Helena’s project has seen exhibition presentations before – but now it also got to share a festival stage, live in front of an audience, with uncertain and near-realtime results.

All performances, from baroque to noisy improvisation, from digital art to live coding performance could be shown in a museum, as well, and for me, the AI Stage was the best example of how a music festival can become a space for new media art and sophisticated experiments in sound and music. And yes, the audience was just awesome! Of course, some part of it were more used to going to raves than centers for contemporary art, but even these people were genuinely interested in what was happening at the stage, so finally, I was really surprised that sometimes a rave can also educate the audience.

https://gammafestival.ru/ [EN/RU]

http://artypical.com/

Photo: Nikita Grushevsky.
Photo: Nikita Grushevsky.

The post Making a stage powered by AI: inside GAMMA_LAB appeared first on CDM Create Digital Music.

‘So flawed and problematic’: why the term ‘world music’ is dead

Delivered... Ammar Kalia | Scene | Wed 24 Jul 2019 10:00 am

Artists, record labels and even this month’s Womad festival agree that the term is outdated. Is there a better way to market music from across the globe?

Ask most musicians what genre they play and you’ll likely get a prickly response. As one well-known, and slightly tipsy, jazz musician once told me: “If you all stopped obsessing about me playing ‘jazz’, maybe I would be playing festival stages rather than tiny clubs by now.” But while there have been meandering debates about jazz during its long history, another genre has become far more contentious in recent years: world music.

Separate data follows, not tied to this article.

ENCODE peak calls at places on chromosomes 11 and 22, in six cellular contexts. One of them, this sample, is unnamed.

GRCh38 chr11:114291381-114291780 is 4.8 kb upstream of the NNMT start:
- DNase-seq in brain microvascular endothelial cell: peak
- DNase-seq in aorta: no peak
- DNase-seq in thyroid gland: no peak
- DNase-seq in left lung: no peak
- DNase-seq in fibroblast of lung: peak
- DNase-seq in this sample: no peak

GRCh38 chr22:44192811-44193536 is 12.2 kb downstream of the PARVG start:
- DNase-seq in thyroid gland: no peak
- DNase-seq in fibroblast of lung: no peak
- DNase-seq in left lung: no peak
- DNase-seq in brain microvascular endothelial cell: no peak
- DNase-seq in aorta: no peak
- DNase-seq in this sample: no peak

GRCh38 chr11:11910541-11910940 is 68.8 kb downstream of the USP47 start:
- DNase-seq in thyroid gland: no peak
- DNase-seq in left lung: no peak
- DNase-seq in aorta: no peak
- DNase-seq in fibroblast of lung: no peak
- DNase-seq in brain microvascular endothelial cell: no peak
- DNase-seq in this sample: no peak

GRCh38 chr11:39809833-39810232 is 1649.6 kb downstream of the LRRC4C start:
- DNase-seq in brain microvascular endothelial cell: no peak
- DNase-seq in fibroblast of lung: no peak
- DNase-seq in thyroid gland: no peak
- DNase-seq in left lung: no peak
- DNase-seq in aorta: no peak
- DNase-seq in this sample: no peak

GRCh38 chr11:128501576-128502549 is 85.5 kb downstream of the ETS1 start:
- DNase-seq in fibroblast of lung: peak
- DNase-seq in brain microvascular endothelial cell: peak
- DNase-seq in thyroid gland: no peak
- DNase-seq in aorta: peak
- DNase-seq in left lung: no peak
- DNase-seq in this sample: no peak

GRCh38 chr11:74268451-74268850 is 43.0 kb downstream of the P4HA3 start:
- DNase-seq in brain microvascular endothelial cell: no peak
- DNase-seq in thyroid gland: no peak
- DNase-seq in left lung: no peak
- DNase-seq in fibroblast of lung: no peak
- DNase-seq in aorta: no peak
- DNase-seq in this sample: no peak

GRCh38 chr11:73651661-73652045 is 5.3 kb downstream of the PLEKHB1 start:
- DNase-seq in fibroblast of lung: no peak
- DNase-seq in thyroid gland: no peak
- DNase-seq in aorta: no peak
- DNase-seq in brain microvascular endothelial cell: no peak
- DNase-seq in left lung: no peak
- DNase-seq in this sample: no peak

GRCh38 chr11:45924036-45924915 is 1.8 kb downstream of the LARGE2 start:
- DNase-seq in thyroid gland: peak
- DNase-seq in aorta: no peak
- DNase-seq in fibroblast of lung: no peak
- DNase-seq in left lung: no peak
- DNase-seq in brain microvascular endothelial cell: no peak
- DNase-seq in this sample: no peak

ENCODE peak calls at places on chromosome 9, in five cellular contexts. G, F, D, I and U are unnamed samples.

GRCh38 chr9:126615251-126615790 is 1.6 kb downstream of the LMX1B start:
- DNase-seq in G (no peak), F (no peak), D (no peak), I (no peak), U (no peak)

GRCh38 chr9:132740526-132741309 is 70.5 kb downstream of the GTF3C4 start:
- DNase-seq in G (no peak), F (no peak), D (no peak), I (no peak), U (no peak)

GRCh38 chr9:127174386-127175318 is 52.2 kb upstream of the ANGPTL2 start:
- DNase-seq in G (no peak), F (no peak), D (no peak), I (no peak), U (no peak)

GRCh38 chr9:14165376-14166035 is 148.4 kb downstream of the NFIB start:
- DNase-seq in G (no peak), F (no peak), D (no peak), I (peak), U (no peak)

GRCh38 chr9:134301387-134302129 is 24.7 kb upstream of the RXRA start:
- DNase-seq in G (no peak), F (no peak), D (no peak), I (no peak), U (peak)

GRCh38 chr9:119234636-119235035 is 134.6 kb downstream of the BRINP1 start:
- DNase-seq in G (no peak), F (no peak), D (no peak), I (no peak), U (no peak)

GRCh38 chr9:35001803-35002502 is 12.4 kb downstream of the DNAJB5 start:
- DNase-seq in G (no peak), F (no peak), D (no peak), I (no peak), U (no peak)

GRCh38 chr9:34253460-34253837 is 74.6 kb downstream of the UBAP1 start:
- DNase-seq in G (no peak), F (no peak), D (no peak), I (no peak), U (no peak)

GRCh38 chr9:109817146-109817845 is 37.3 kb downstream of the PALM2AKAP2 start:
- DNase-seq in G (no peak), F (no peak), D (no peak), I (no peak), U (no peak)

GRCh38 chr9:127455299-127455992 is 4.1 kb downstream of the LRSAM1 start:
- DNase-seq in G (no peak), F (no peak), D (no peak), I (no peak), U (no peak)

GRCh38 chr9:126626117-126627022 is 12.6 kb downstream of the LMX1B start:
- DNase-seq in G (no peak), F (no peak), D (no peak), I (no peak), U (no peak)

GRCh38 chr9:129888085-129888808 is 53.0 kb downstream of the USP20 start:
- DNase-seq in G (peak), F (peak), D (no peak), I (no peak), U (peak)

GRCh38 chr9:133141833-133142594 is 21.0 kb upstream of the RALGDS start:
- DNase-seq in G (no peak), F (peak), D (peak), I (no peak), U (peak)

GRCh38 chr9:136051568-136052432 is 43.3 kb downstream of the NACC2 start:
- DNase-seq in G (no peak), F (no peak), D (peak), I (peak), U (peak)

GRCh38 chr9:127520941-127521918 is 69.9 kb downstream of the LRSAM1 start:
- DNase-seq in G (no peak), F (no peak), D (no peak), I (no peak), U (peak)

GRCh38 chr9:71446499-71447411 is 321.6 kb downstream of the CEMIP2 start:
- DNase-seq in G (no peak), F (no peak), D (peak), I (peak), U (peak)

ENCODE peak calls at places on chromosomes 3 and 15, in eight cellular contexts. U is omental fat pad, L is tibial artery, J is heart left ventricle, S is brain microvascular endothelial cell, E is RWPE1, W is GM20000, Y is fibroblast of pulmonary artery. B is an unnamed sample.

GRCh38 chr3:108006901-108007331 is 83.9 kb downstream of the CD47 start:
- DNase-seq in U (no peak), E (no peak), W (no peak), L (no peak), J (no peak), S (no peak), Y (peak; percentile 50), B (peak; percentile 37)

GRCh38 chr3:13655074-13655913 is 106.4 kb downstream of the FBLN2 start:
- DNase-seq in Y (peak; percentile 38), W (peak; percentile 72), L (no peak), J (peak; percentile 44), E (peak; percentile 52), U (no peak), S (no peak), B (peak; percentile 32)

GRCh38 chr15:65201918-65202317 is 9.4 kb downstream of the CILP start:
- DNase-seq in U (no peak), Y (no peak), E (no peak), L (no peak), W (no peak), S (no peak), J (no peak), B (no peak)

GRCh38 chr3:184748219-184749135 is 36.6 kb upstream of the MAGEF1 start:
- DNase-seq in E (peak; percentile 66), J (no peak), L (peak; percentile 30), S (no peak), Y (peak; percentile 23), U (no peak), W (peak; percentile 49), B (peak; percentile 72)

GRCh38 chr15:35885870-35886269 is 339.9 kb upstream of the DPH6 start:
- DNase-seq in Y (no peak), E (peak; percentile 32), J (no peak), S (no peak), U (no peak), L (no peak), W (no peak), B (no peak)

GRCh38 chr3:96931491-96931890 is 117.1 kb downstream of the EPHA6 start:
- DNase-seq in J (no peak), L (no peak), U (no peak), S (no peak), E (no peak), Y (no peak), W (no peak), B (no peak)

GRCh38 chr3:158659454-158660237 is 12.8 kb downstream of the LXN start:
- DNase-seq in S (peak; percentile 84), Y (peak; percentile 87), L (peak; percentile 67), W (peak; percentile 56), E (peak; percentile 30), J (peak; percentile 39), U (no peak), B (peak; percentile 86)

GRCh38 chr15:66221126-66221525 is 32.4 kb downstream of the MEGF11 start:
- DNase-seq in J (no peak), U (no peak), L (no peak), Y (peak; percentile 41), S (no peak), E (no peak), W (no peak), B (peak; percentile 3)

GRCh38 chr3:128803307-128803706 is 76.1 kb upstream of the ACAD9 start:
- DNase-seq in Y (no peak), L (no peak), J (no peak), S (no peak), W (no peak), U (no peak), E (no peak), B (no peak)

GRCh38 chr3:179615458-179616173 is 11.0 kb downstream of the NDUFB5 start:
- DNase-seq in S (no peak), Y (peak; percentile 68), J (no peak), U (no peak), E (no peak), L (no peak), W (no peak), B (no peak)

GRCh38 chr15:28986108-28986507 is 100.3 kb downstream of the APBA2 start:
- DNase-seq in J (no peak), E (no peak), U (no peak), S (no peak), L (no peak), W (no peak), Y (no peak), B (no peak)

Dreamed up in a London pub in 1987 by DJs, record producers and music writers, it was conceived as a marketing term for the greater visibility of newly popularised African bands, following the success of Paul Simon’s Johannesburg-recorded Graceland the year before. “It was all geared to record shops. That was the only thing we were thinking about,” DJ Charlie Gillett, one of the pub-goers, told the Guardian in 2004. The group raised £3,500 from 11 independent labels to begin marketing “world music”to record stores. “It was the most cost-effective thing you could imagine,” said record producer Joe Boyd. “£3,500 and you get a whole genre – and a whole section of record stores today.”

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Supersonic review – giant monsters and ghoul-sponge at UK’s best small festival

Delivered... Ben Beaumont-Thomas | Scene | Tue 23 Jul 2019 2:00 pm

Various venues, Birmingham
By embracing the heaviness in Birmingham’s heritage, and adding a strong dose of eccentricity, Supersonic is world-class

A city built on guns, iron and chemicals, often under drizzly skies and with no horizon, Birmingham has always been heavy. As the summer’s Home of Metal arts programme across the city suggests – including a Black Sabbath retrospective at the Museum and Art Gallery – that mood influenced its music, but Supersonic festival shows that while Brummies still adore heaviness, it comes in all kinds of pressures and weights. Celebrating its 15th year and set across three modestly sized stages, the world-beating lineup massages, prods and kicks at music’s edges.